May 2005
Volume 46, Issue 13
Free
ARVO Annual Meeting Abstract  |   May 2005
Direct Evidence of Oxidative Damage in Age–Related Macular Degeneration (AMD)
Author Affiliations & Notes
  • J. Shen
    Ophthalmology, Wilmer Eye Institute, Baltimore, MD
  • R. Green
    Ophthalmology, Wilmer Eye Institute, Baltimore, MD
  • P. Campochiaro
    Ophthalmology, Wilmer Eye Institute, Baltimore, MD
  • Footnotes
    Commercial Relationships  J. Shen, None; R. Green, None; P. Campochiaro, None.
  • Footnotes
    Support  EY05951 and Macular Vision Fundations
Investigative Ophthalmology & Visual Science May 2005, Vol.46, 5289. doi:
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      J. Shen, R. Green, P. Campochiaro; Direct Evidence of Oxidative Damage in Age–Related Macular Degeneration (AMD) . Invest. Ophthalmol. Vis. Sci. 2005;46(13):5289.

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Abstract

Abstract: : Purpose: Several indirect lines of evidence, including the Age–Related Eye Disease Study, have implicated oxidative damage in the pathogenesis of AMD. In this study, we sought to determine if donor eyes from patients with AMD display biomarkers of oxidative damage to macromolecules Methods: Ocular sections from donor eyes that had previously undergone detailed pathologic evaluation were immunofluorescently stained with antibodies specific for acrolein or 4–hydroxynonenal (HNE) adducts, markers for lipid peroxidation, nitrotyrosine, a marker of oxidative damage to proteins, or 8–hydroxy–2’–deoxyguanosine (8–OHdG), a marker of oxidative damage to DNA Results: Eyes from elderly patients that had been pathologically characterized as normal showed no or minimal staining for the four markers. In eyes diagnosed to have AMD, autofluorescence was detected in soft or diffuse drusen, and in some areas of choroidal neovascularization. Specific staining for one or more of the four markers was seen in photoreceptors and ganglion cells in the central area of the retina in many of the eyes diagnosed to have either neovascular or non–neovascular AMD. There was much less or no staining in the peripheral retina. Staining was particularly prominent in outer and inner segments of photoreceptors in regions of retina adjacent to areas of geographic atrophy. Conclusions: Oxidative damage to macromolecules is prominent in eyes with AMD and is much greater in the macular area than in the peripheral retina. It is particularly prominent adjacent to areas of geographic atrophy.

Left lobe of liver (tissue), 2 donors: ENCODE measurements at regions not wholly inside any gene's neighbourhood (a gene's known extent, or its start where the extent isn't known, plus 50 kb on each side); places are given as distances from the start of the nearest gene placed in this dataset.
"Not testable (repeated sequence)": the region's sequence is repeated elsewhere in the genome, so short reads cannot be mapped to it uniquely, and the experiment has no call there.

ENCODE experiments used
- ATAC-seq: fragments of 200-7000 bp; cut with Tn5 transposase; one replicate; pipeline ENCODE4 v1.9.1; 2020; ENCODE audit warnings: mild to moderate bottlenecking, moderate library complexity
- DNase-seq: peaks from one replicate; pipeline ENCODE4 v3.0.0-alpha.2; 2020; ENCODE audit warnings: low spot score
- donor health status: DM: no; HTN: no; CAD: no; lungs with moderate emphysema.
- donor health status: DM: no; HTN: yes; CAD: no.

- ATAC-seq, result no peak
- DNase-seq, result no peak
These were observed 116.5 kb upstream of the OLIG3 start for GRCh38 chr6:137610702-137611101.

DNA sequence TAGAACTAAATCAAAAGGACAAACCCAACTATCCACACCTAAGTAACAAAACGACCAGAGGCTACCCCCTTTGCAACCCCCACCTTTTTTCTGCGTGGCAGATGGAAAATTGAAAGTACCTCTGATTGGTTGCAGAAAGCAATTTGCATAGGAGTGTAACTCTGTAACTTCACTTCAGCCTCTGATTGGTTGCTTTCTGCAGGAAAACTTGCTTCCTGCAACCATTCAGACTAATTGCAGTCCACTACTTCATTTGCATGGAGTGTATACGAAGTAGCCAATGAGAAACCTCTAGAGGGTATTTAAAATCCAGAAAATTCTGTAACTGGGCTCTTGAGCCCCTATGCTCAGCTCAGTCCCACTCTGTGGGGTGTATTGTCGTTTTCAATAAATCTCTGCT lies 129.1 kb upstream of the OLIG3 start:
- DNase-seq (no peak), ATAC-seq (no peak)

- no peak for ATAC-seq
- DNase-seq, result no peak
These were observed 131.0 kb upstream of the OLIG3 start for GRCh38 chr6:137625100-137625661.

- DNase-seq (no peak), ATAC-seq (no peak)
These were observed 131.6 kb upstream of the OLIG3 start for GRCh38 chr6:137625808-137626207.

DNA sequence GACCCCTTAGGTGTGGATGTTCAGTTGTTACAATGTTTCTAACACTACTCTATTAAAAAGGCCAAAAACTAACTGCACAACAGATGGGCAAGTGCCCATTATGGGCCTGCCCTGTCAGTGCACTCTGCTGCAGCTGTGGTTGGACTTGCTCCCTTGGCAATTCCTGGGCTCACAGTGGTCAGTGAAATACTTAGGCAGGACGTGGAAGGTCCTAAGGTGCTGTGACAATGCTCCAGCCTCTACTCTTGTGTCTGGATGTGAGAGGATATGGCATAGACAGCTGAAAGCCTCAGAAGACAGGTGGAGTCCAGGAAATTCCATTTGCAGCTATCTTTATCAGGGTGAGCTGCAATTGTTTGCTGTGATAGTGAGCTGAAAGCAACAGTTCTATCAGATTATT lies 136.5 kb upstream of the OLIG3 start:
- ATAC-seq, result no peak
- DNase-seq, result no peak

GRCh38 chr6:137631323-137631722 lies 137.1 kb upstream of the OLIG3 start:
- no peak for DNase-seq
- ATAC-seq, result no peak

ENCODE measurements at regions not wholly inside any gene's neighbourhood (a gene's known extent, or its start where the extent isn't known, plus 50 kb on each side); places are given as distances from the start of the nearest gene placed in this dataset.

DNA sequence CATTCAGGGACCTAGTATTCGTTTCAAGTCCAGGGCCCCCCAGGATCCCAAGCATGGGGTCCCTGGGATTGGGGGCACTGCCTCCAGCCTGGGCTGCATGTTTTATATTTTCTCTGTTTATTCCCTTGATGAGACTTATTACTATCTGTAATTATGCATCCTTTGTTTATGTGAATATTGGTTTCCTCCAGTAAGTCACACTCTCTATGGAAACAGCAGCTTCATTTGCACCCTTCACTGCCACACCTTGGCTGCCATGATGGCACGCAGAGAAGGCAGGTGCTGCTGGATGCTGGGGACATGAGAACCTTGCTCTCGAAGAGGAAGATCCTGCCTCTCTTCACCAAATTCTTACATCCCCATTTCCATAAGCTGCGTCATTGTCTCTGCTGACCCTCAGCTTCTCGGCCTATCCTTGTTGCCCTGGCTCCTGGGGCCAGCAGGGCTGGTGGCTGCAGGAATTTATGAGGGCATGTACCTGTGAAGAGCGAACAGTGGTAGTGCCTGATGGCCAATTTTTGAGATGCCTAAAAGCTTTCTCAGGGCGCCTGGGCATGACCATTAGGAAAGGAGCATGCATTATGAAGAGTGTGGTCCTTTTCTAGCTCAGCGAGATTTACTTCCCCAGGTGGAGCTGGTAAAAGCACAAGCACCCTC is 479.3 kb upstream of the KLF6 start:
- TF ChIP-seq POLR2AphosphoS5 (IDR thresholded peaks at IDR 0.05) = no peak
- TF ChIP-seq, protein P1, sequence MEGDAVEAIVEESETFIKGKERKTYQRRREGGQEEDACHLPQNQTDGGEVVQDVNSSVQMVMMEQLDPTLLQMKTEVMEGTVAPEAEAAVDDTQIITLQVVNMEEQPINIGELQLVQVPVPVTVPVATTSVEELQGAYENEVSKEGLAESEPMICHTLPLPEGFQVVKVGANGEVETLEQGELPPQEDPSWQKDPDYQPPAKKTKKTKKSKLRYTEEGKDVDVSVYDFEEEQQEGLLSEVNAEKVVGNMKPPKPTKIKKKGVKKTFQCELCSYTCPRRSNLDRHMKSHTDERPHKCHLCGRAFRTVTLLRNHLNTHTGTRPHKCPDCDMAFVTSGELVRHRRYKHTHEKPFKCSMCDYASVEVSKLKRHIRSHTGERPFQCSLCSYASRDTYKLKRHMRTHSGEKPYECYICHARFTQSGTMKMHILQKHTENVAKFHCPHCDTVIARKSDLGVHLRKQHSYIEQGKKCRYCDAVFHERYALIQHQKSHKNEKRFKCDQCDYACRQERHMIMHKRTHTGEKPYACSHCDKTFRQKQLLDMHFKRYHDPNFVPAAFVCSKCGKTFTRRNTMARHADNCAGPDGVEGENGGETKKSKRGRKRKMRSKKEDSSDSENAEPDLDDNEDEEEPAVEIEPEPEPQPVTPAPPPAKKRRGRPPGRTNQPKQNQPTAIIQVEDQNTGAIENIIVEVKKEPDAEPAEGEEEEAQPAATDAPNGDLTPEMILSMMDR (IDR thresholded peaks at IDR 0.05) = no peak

Keywords: age-related macular degeneration • oxidation/oxidative or free radical damage 
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